Winter is the time to give nature a helping hand, says Marcus Wehrle of Surrey Wildlife Trust.

He said: “At first glance, our gardens and countryside can seem somewhat devoid of life during the long winter months, but this is a very important time for nature. 

“It’s also an opportunity to manage and improve our green spaces for wildlife while many plant and animal species are dormant.

“Homes for wildlife are short supply in urban environments. With a tendency to over-tidy our gardens and parks for the sake of neatness, we are removing vital shelter for many invertebrate, reptile and amphibian species, as well as the much-loved hedgehog.

“In my small garden, I’ve created several uncultivated areas – a modest log pile created from fallen branches and twigs, a compost bin to collect food scraps and fallen leaves, as well a small patch of nettles and native plants – to ensure that there are places for toads, newts, slow worms and our many important creepy-crawlies, to see out the winter safely. 

“If everyone did this, we’d start to see numbers of these declining species bouncing back, which is great news for gardeners too, as they consume slugs and other unwelcome garden pests without the need for chemical control.”

Marcus has plenty of advice to help our feathered garden friends this autumn and winter, too.

“With daylight hours now in short supply and the temperature dropping, many birds spend their waking hours searching for energy-rich food simply to survive another day. If you don’t already do so, now is the time to give them a helping hand by installing a hanging bird feeder in your garden, balcony or communal space.

“After some experimentation, I’ve found sunflower seed kernels to be one of the most widely-accepted foods by a diverse selection of birds, from house sparrows to nuthatches and even woodpeckers. Unlike some bird seeds, they also won’t germinate in your flower boarders.

“The addition of a standing or hanging bird table will attract species like blackbirds and dunnocks, which prefer feeding from the ground or a flat surface.

“When placing your feeders, it pays to locate them near a natural source of shelter such a hedge or tree  – but not close enough to provide an ambush point – which helps prevent predatory attacks from domestic cats.

“Be sure to also remove any mouldy food and clean your feeders regularly to reduce the risk of spreading diseases like bird flu, which has devastated some wild bird populations in recent years.”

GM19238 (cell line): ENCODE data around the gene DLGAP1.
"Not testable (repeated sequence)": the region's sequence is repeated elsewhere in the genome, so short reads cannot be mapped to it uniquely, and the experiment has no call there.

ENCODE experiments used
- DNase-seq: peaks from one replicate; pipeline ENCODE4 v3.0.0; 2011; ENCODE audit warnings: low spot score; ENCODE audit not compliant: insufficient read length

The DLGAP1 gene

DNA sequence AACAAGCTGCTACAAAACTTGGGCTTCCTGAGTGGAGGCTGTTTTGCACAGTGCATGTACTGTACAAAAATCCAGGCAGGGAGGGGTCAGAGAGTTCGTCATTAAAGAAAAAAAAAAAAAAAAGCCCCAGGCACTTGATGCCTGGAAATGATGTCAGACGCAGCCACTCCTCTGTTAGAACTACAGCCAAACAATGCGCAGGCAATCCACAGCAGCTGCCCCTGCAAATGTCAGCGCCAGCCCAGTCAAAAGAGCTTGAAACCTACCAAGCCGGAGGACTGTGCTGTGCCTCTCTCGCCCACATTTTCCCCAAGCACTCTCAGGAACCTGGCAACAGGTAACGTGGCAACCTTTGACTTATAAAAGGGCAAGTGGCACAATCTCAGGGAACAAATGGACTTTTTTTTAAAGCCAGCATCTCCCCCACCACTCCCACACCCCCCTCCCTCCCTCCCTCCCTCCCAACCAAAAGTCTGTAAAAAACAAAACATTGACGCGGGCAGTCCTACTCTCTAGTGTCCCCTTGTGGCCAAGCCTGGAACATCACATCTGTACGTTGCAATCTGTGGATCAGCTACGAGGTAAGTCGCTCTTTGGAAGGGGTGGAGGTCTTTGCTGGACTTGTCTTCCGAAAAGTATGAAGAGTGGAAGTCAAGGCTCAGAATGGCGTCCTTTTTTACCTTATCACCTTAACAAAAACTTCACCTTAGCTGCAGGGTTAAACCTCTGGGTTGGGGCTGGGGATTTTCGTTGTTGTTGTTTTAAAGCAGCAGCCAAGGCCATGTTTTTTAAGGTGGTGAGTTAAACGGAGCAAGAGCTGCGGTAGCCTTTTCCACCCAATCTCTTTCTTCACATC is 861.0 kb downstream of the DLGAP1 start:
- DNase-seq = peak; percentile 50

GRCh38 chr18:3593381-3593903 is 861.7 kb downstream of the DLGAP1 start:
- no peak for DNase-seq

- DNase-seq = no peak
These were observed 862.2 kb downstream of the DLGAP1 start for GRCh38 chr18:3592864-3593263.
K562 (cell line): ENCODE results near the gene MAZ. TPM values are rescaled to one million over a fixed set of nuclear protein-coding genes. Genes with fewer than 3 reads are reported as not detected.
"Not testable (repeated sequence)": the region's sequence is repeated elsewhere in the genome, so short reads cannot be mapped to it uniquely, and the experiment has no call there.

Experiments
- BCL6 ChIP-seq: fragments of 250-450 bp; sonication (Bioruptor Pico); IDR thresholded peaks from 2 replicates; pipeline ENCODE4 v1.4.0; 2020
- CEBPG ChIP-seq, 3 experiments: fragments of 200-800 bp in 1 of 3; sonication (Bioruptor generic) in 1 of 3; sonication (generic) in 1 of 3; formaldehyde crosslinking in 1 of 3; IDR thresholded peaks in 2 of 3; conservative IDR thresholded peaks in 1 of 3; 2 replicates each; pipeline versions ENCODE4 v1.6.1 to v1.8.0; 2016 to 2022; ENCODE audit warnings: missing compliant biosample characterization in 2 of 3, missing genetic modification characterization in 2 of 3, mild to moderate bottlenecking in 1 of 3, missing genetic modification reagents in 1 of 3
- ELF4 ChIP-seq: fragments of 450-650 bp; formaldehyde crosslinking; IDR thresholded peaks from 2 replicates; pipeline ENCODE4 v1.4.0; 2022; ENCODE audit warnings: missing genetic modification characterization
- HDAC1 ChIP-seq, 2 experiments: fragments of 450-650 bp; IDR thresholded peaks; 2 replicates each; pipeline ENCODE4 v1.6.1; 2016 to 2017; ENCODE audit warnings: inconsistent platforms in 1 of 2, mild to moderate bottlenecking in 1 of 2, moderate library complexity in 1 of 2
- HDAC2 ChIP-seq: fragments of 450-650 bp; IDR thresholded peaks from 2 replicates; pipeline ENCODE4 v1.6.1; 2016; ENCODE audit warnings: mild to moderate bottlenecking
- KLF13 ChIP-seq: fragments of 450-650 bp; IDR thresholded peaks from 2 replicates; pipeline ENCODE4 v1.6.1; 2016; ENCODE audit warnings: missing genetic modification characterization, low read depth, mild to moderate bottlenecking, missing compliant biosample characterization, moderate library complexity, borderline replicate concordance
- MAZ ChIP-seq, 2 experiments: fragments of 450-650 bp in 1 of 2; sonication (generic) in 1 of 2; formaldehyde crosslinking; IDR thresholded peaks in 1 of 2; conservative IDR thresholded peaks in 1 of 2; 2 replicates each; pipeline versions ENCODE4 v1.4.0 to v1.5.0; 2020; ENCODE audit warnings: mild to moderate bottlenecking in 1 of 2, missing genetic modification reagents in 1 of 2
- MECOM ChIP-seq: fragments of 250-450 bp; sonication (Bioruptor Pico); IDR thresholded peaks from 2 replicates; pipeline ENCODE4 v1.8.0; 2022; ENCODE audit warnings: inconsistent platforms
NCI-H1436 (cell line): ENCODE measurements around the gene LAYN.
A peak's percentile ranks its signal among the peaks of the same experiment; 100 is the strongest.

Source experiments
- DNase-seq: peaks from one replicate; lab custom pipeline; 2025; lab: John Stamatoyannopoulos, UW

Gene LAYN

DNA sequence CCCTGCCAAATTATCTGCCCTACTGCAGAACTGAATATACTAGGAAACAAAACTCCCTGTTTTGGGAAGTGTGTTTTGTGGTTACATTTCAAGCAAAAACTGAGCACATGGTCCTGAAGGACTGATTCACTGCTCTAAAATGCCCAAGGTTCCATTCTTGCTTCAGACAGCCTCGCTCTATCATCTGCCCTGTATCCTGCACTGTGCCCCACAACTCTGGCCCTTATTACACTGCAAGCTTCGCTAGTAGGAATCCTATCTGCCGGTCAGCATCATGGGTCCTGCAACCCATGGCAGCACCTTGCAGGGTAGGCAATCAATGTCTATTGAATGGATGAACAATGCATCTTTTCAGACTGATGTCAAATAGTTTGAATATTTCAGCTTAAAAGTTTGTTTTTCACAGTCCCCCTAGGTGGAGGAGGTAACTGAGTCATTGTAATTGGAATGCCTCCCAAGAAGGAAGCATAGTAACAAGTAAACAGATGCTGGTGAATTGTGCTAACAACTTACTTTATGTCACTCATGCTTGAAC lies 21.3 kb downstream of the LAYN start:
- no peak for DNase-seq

If you’ve been thinking of making a garden pond, Marcus says now is a great time to start.

“Alongside shelter and food, water is probably one of the most valuable natural resources we can provide in our gardens and a pond is generally accepted to be one of the best wildlife features for attracting a diverse range of native species.

“In my garden, my two-year-old pond has already welcomed newts, frogs, dragonflies and many water-dwelling invertebrates. It also provides drinking water for visiting mammals and birds. 

“If you don’t have much space or are worried about small children falling in, a large bucket or container works just as well – just ensure you provide a way out if the pond is raised above the ground so wildlife can come and go.

“Now is a great time to dig a pond as the autumn rains have softened the summer-hardened ground. An ideal pond is around four to five square meters and 20 to 60cm at its deepest point. Creating shallow shelves along the margins and a sloping access point will also allow for a greater variety of plant and animal life, as well as providing an escape route.

“Goldfish should be avoided as they will eat the other species, their eggs, or their offspring. You’ll need to include some oxygenating plants such as Hornwort, available from garden centres come spring. 

“With climate change bringing more frequent droughts, this is also a good time to connect a water butt (or three) to your gutter downpipe and collect the winter rain. This will then provide a free store of water for the summer months to feed your garden and top up your pond, whilst reducing pressure on our tap water at times of high demand. 

“They are easy to install with a simple adapter bought from your local DIY outlet and can often be acquired for free or little money on platforms such as Facebook Marketplace.

“Lastly, and perhaps unexpectedly, winter is the perfect time to plant a tree. At this time of year trees are dormant and are much less susceptible to the stress of being relocated. As they are not growing foliage or flowers, they can also put all of their energy into developing a healthy root system in their new environment.

“Native trees such as rowan, elder, wild cherry and crab-apple will provide spring blossom for pollinators and autumn fruit and berries for birds and mammals, plus they are more resilient to pests and diseases than ornamental species.”

Marcus concluded: “In short, nature needs you. It really does pay dividends to brave the grey days, get out in the garden and take a few easy steps for wildlife. Every little helps!”